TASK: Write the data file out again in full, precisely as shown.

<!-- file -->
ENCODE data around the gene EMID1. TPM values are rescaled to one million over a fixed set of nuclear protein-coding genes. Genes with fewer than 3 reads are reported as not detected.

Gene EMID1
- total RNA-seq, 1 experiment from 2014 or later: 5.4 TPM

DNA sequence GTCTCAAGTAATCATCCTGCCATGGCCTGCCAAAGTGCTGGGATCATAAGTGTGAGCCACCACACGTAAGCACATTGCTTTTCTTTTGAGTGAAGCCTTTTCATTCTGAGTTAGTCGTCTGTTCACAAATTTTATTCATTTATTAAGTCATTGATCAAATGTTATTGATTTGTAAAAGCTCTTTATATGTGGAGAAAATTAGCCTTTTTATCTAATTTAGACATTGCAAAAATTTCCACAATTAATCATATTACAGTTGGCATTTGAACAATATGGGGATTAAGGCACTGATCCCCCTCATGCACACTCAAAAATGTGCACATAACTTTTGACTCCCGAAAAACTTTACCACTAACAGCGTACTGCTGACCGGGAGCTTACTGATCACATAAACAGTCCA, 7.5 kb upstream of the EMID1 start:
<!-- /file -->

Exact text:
ENCODE data around the gene EMID1. TPM values are rescaled to one million over a fixed set of nuclear protein-coding genes. Genes with fewer than 3 reads are reported as not detected.

Gene EMID1
- total RNA-seq, 1 experiment from 2014 or later: 5.4 TPM

DNA sequence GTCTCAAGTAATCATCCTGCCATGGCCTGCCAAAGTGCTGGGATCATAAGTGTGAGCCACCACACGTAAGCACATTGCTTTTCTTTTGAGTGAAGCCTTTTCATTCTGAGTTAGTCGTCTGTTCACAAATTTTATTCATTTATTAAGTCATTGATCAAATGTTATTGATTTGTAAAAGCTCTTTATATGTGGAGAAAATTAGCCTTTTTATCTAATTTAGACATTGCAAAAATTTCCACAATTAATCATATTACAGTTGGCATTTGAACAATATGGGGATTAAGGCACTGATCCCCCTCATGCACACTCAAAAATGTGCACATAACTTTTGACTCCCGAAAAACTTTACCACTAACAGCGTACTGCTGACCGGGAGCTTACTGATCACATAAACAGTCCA, 7.5 kb upstream of the EMID1 start: